The other blue planet

Ken Tapping, January 30, 2018

In the sky this week…

  • Jupiter and Mars rise in the early hours.
  • Saturn lies low in the dawn twilight.
  • Mercury is now lost in the dawn glow.
  • The Moon will be Full on the 30th.
  • There will be a total eclipse of the Moon on 31 January. The main phase of the eclipse, when we see the full shadow of the Earth crossing the face of the Moon, will be between 06:48 and 10:11 EST, which is 03:48 and 07:11 PST. The full eclipse will only be visible in Western Canada because further east the Moon will set during the event. Try watching with a telescope.

Neptune, the 8th planet out from the Sun, was the first to be discovered by measurements, rather than spotting something unknown in the sky. It was thanks to Isaac Newton that the discovery was possible at all. He proposed that every lump of mass in the universe attracts every other piece with a force he called gravity.

When Johannes Kepler, in the early 17th century, suggested that the planets all orbit the Sun in almost-circular orbits, he assumed the only important forces were between the Sun and each individual planet. Later that century, and in the early 18th century, Isaac Newton explained what Kepler proposed, and indicated something more. Not only do we have to consider the attraction between the Sun and a planet; we have to include the attractions the planets have for each other.

After the planet Uranus was discovered, careful position measurements were made in order to precisely determine its orbit. Unless this were done, it would be impossible to predict where it would be in future years. Position measurements were made and compared with the predictions, and found to be slightly but consistently different. In the 19th century, John Couch Adams in Cambridge, UK and Urbain Le Verrier in Paris, France concluded the errors were due to some unknown planet tugging at Uranus. So they set out to calculate how big a planet it would have to be and where in the sky to look for it. Since Uranus is so far away, it takes a telescope to see it at all, the unknown planet would be fainter than Uranus.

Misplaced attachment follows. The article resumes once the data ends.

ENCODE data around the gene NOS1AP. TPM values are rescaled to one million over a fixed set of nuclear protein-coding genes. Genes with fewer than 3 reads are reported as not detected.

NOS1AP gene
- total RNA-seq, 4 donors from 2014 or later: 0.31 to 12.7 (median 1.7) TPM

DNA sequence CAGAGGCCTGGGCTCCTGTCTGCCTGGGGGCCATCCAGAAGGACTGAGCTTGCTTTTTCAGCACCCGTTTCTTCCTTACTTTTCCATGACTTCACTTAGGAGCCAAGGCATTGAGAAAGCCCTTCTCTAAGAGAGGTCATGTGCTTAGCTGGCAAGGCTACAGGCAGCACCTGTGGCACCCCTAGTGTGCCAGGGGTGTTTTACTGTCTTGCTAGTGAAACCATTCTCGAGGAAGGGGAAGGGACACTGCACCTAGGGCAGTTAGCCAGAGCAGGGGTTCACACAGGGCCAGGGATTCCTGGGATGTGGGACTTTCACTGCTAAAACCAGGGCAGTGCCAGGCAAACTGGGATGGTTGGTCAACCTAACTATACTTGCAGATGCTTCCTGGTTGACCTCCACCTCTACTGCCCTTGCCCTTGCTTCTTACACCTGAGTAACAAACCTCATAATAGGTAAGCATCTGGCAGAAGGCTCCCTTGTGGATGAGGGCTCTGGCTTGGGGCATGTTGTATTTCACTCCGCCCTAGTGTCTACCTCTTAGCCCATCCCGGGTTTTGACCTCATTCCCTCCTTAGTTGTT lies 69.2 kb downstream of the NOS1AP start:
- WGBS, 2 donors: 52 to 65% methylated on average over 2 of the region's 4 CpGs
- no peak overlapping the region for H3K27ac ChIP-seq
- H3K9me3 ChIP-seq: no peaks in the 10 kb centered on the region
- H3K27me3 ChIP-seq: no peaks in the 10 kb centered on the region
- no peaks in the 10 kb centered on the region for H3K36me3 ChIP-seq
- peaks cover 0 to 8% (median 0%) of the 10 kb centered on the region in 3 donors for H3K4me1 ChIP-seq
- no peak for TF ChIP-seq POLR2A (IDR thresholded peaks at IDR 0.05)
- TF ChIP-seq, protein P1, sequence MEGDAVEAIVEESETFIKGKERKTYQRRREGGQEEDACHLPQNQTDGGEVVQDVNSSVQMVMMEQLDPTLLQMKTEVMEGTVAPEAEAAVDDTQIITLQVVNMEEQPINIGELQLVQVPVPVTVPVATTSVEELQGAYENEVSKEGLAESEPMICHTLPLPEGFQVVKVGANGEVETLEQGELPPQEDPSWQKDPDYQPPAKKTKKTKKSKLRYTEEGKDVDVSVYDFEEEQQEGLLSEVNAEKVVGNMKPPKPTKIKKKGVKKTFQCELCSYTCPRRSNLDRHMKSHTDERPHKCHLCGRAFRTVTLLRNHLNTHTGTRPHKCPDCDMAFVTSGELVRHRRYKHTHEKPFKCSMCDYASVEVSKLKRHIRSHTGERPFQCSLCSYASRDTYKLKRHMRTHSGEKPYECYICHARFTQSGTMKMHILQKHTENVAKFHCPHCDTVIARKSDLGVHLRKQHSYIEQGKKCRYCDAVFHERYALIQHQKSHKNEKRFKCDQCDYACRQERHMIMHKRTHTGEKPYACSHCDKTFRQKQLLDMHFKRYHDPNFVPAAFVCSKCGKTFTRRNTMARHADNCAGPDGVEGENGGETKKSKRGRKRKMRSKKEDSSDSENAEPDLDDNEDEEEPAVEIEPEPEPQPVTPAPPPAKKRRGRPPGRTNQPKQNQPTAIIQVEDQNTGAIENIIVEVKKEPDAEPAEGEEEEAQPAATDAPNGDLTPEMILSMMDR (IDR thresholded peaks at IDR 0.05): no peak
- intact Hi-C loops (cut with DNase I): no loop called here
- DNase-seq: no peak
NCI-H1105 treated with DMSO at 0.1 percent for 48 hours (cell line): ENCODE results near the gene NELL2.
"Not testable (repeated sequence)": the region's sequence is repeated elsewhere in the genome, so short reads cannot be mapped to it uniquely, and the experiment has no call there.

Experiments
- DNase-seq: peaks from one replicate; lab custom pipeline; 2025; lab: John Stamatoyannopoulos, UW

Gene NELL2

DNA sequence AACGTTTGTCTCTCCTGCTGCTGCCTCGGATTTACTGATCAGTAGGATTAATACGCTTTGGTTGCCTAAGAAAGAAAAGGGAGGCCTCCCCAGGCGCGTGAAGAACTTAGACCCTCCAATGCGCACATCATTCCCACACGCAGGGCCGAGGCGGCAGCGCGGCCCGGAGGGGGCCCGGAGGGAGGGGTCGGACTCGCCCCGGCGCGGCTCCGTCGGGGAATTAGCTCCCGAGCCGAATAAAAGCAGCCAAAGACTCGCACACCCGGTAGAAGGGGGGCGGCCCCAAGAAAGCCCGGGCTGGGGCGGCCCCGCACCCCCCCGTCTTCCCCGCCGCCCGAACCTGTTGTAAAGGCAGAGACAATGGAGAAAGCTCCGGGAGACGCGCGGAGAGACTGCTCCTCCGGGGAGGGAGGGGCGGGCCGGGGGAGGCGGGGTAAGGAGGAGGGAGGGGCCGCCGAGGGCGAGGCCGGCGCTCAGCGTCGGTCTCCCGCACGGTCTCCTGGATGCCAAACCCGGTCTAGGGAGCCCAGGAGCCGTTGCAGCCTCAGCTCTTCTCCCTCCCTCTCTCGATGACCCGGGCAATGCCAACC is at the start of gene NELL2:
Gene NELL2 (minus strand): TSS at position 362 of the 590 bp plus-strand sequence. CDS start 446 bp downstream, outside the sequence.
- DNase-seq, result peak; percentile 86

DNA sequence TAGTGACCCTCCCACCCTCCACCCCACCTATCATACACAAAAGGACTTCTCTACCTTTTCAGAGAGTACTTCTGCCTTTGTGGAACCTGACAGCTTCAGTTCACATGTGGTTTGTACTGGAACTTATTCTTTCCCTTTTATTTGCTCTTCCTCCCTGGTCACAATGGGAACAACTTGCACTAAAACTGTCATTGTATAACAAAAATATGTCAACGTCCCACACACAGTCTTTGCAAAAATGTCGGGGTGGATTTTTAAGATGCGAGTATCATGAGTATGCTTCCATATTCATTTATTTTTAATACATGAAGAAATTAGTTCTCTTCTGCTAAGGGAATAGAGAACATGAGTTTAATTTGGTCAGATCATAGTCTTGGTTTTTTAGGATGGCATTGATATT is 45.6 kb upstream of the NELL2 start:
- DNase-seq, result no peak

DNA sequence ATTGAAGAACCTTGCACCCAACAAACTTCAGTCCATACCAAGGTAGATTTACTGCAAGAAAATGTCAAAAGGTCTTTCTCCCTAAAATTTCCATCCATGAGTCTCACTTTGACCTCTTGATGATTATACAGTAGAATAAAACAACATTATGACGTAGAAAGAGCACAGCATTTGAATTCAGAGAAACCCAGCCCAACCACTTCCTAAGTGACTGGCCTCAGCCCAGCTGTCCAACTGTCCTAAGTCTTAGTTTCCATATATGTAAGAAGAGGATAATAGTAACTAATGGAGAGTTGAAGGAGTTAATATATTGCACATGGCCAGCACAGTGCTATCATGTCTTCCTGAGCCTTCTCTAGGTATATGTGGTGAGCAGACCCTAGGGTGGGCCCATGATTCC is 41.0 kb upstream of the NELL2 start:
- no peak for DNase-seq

Both men’s calculations were correct. However, when Adams reported his discovery to George Airy, the Astronomer Royal, in charge of the Royal Greenwich Observatory, his work was ignored. Le Verrier was more lucky. The telescope at the Paris Observatory was pointed in the right direction and there was the new planet. Airy realized his Big Mistake afterwards but it was too late. Le Verrier got the kudos and Adams got nothing.

Neptune is the next planet out from the Sun after Uranus. It is a bit smaller than Uranus, 49,500 km in diameter compared with Uranus’ 51,000 km. Once again its mass is small compared with its size, only 17 Earth masses, indicating a low density and that this planet, along with Jupiter, Saturn and Uranus, is mostly gas – a gas giant planet; very much like Uranus but a bit colder. This has allowed a thicker, colder layer of methane to form in Neptune’s upper atmosphere, so whereas Uranus is green-blue, Neptune is a deep, ocean blue, which is why the planet is named after the Roman God of the Sea. Like the other gas giants, Neptune rotates very quickly. A day on that planet is only 16 hours long. The planet is a bit less stormy than Uranus, and like Uranus its storms are white – the colour of solid methane.

The maritime approach continues with the naming of Neptune’s moons, the largest of which are named Triton, Neptune’s messenger, and Nereid, a sea nymph. There are twelve other known moons. Like Jupiter and Uranus, Neptune has faint rings, nothing like the spectacular rings of Saturn.

Now that Pluto is no longer deemed to be a planet, Neptune holds the position of outermost known planet. Astronomers are typical scientists, and are working hard to prove that’s not the case.

Ken Tapping is an astronomer with the National Research Council's Dominion Radio Astrophysical Observatory.

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